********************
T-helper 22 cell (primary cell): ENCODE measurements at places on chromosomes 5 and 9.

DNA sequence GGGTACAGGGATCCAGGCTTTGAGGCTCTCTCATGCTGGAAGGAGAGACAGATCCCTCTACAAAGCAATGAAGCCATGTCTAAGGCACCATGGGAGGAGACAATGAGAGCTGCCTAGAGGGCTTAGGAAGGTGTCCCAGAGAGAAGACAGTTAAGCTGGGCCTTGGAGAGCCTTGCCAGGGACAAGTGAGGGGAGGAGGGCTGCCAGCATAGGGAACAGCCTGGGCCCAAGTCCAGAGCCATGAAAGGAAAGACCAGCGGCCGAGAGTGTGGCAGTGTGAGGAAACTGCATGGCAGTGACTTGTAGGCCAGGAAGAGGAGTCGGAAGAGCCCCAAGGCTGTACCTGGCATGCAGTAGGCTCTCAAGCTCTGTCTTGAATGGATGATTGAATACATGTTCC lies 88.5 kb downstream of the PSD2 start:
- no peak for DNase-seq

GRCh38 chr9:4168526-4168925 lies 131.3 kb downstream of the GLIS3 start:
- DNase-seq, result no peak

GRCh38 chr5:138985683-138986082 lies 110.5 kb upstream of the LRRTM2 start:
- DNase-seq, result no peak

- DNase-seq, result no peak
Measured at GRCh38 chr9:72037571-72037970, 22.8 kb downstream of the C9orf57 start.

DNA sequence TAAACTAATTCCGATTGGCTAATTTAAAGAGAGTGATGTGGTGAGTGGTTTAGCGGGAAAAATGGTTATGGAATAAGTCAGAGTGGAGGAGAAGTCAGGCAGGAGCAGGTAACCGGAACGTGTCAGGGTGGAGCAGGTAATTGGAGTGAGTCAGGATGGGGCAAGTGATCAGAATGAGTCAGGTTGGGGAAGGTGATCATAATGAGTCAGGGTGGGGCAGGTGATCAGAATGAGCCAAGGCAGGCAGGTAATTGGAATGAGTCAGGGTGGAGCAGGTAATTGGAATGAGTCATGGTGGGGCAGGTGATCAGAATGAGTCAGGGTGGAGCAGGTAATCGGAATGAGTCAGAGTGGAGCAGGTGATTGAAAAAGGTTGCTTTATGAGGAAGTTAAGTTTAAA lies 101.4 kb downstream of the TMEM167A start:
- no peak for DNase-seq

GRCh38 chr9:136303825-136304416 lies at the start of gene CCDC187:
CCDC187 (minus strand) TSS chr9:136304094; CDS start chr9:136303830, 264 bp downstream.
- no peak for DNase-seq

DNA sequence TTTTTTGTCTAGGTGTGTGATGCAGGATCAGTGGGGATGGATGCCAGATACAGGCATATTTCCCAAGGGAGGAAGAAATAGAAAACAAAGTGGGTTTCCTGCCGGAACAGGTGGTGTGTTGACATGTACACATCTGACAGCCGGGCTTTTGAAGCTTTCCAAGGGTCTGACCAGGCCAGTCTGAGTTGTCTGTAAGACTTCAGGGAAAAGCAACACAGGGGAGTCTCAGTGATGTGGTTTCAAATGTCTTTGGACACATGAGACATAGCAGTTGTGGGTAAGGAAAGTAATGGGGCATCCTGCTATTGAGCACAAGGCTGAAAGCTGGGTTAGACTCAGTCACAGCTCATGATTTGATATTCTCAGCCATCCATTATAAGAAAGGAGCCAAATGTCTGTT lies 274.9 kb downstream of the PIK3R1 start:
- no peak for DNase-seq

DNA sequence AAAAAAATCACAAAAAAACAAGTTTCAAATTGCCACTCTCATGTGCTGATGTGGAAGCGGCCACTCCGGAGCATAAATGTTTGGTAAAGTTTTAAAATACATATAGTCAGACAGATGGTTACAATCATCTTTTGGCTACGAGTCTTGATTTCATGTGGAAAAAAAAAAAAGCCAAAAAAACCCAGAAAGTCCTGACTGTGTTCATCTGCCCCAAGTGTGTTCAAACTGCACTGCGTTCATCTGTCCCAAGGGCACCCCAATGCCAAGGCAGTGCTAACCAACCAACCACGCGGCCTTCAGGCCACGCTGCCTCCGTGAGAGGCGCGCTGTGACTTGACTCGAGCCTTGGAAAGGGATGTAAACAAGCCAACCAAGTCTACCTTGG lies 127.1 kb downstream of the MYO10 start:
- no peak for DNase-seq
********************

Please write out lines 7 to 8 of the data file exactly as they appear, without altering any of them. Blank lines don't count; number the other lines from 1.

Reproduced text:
- DNase-seq, result no peak

- DNase-seq, result no peak